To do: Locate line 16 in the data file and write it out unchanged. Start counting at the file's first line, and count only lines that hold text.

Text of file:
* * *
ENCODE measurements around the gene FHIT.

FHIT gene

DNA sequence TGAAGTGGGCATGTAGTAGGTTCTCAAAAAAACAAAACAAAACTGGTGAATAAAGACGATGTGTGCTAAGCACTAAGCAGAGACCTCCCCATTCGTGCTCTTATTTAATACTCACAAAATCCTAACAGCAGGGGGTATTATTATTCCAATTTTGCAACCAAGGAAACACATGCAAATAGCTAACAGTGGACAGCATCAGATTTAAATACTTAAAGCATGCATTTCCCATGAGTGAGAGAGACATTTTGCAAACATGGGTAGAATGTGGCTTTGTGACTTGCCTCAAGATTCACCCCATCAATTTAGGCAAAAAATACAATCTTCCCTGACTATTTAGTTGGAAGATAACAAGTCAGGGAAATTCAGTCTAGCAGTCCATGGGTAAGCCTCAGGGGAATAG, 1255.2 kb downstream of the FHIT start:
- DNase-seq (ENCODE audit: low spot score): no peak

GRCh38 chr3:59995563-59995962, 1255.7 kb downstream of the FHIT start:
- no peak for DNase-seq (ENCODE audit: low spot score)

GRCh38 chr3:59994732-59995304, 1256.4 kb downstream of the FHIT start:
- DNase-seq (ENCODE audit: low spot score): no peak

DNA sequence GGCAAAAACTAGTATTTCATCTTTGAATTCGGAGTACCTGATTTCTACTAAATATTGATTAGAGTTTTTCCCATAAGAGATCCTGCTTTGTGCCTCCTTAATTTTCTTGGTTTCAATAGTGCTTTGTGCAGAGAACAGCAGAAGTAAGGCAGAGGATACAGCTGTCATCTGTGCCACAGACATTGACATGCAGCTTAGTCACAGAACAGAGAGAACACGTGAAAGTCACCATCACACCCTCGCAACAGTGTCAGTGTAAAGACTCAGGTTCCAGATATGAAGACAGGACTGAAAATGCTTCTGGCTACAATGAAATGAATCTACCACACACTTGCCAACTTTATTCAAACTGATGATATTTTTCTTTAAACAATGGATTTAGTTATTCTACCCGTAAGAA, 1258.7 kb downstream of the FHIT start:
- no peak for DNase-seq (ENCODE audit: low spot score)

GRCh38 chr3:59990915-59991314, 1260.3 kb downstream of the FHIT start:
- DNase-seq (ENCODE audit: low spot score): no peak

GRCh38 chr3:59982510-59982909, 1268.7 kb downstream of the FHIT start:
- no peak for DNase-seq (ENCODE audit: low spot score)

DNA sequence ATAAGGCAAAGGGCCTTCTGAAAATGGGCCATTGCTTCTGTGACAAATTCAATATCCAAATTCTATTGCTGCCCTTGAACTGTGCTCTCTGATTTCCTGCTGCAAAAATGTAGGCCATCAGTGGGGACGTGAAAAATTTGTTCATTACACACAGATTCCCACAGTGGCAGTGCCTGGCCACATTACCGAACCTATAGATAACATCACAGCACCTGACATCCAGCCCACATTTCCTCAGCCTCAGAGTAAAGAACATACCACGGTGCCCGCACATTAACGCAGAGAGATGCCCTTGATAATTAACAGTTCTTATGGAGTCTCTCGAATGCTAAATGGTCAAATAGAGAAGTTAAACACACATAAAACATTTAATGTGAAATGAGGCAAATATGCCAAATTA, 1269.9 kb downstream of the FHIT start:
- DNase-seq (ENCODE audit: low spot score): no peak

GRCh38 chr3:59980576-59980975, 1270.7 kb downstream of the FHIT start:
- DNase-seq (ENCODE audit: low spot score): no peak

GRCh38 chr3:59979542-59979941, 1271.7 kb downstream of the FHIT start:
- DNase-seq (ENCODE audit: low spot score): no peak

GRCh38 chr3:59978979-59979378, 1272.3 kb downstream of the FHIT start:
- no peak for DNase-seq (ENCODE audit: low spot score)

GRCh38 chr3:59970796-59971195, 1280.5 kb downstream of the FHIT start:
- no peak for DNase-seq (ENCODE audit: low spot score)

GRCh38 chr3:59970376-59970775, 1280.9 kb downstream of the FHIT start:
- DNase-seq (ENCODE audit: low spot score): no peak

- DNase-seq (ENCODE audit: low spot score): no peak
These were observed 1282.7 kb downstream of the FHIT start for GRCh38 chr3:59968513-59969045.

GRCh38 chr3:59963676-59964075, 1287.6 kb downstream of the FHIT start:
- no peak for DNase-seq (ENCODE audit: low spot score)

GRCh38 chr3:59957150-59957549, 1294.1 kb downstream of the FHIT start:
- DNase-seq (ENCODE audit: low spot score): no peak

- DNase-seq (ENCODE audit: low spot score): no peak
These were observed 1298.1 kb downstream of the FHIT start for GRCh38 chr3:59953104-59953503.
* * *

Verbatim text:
- DNase-seq (ENCODE audit: low spot score): no peak